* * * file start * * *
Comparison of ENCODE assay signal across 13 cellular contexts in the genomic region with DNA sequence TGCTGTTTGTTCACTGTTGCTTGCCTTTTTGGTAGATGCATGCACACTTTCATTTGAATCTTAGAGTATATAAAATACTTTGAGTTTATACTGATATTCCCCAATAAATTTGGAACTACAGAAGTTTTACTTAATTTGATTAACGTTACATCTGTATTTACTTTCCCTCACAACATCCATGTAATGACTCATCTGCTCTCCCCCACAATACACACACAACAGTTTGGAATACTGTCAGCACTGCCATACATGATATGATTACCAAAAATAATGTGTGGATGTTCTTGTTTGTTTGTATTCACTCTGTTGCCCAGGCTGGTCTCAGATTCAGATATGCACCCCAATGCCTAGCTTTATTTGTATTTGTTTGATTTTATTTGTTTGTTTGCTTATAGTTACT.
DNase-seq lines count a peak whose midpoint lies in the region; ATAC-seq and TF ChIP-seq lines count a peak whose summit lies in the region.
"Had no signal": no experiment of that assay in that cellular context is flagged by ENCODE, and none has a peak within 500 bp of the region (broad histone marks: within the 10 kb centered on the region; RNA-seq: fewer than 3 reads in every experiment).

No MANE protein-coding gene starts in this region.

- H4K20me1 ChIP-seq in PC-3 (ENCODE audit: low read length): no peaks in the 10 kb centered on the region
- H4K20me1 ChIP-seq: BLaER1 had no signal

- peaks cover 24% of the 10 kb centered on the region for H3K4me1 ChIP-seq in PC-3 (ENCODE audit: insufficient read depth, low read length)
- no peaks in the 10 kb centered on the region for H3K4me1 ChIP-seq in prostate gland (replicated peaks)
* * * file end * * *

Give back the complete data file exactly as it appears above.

Comparison of ENCODE assay signal across 13 cellular contexts in the genomic region with DNA sequence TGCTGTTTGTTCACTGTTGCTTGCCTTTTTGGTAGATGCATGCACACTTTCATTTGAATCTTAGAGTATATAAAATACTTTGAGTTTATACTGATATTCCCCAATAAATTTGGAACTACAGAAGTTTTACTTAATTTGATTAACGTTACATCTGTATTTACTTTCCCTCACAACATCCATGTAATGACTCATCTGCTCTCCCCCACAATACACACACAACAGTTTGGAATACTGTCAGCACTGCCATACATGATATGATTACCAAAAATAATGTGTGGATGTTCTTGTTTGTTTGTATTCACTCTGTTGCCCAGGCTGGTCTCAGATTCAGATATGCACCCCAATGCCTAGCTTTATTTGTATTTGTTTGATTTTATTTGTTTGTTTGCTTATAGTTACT.
DNase-seq lines count a peak whose midpoint lies in the region; ATAC-seq and TF ChIP-seq lines count a peak whose summit lies in the region.
"Had no signal": no experiment of that assay in that cellular context is flagged by ENCODE, and none has a peak within 500 bp of the region (broad histone marks: within the 10 kb centered on the region; RNA-seq: fewer than 3 reads in every experiment).

No MANE protein-coding gene starts in this region.

- H4K20me1 ChIP-seq in PC-3 (ENCODE audit: low read length): no peaks in the 10 kb centered on the region
- H4K20me1 ChIP-seq: BLaER1 had no signal

- peaks cover 24% of the 10 kb centered on the region for H3K4me1 ChIP-seq in PC-3 (ENCODE audit: insufficient read depth, low read length)
- no peaks in the 10 kb centered on the region for H3K4me1 ChIP-seq in prostate gland (replicated peaks)